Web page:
South Africa’s Government Initiates Efforts to Establish National Oil Company

 Govt Unveils Plan to Form State-Owned Oil and Gas Company, Minerals and Energy Minister Gwede Mantashe has introduced a bill to create the South African National Petroleum Company, merging government-owned oil and gas entities.

This new entity will include existing companies like the Strategic Fuel Fund, PetroSA, and iGas, under the control of the Department of Mineral Resources and Energy (DMRE).

The goal is to consolidate energy operations and assets, ensuring government control and potentially acquire stakes in private oil and gas exploration firms.

The company aims to manage the entire fuel energy chain and develop South Africa’s energy infrastructure. Stakeholders have a 30-day window to comment on the proposal after its publication in the Government Gazette.

Education Department’s Handling of Pregnant Students Draws Criticism

The Commission for Gender Equality (CGE) has slammed the Department of Basic Education’s (DBE) presentation on preventing school dropouts among pregnant girls and young mothers, calling it a “misleading depiction” that fails to capture the true extent of the issue, reports TimesLIVE.

CGE Chairperson Advocate Nthabiseng Sepanya-Mogale cited disturbing instances of teacher misconduct, including rape, and underscored the mishandling of these cases by education authorities.

The commission’s own report identified factors like parental absence due to migrant work, leaving adolescents unsupervised and vulnerable to risky behaviours. It also highlighted personal struggles faced by young mothers attempting to return to school, such as seeking emotional support after family loss and societal pressures.

The investigation revealed inadequate training and a lack of standardised practices among stakeholders for handling pregnant pupils. Despite efforts mentioned by the DBE to support the return of pregnant learners, Deputy Minister of Basic Education Reginah Mhaule acknowledged existing gaps in policies and urged society to report issues while recognising the limitations in fully addressing these complex challenges.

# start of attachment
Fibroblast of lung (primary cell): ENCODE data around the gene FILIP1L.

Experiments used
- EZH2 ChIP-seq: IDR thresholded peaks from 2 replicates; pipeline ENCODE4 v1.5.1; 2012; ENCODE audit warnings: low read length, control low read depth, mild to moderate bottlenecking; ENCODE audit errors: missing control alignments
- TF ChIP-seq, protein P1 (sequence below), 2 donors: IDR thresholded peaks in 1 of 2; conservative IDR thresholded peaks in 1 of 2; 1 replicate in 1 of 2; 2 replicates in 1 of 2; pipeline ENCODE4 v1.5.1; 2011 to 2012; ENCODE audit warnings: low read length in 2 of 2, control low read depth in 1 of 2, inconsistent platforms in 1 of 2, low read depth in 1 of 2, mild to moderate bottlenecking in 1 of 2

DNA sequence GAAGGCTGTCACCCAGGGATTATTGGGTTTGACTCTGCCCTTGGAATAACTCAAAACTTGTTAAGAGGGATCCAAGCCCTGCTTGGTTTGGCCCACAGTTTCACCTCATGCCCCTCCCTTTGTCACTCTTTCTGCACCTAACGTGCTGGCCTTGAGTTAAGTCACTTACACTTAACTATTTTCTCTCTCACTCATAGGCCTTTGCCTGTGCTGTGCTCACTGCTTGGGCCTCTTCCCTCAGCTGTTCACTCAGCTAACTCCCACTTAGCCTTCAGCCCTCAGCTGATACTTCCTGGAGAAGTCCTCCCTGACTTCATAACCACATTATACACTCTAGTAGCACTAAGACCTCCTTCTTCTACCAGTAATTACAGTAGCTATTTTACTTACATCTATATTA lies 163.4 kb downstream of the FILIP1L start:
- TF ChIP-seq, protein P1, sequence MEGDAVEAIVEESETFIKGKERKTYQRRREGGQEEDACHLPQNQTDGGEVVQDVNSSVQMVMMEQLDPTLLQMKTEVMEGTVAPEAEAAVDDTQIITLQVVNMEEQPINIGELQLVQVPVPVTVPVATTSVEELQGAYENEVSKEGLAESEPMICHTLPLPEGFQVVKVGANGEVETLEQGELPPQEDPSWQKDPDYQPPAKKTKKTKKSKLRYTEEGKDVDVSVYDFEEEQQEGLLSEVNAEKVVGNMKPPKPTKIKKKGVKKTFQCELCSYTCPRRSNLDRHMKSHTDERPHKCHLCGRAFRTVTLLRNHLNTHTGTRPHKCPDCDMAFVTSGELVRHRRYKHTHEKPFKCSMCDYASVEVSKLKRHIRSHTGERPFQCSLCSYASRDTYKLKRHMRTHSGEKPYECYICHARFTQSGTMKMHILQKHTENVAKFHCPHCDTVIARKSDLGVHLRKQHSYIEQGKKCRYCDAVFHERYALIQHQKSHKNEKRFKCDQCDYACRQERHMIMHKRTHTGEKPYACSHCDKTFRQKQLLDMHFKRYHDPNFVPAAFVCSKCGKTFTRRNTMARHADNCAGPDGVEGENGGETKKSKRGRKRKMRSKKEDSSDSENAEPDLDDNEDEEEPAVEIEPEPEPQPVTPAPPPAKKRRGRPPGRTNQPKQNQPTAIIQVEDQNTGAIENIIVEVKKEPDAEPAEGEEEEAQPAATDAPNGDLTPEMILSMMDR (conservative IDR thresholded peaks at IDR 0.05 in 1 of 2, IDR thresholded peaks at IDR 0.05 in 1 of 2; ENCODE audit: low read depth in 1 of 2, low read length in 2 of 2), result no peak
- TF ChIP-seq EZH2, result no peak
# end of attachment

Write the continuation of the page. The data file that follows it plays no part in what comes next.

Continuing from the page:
Youth Unemployment Rate Decreases Slightly, But Challenges Remain

South Africa’s youth unemployment rate edged down slightly in the third quarter, falling from 45.3% to 43.4%, mirroring a similar decline in the national unemployment rate.

Writing for the publication, Renée Bonorchis says the latest statistics represent a modest improvement, but the stark reality remains: nearly half of the country’s economically active youth population is still jobless.

Ernst & Young Africa’s chief economist, Angelika Goliger is quotes as saying that this hinders individual prospects and impedes South Africa’s ability to harness the skills and creativity of its younger generation.

The statistics reveal that youth between the ages of 15 to 24 and 25 to 34 face the most severe unemployment challenges. Within the younger age group, 32.7% are not in employment, education, or training.

This prolonged unemployment among the youth raises economic and social concerns, with factors like Eskom’s power shortages contributing to job losses in crucial industries like manufacturing.

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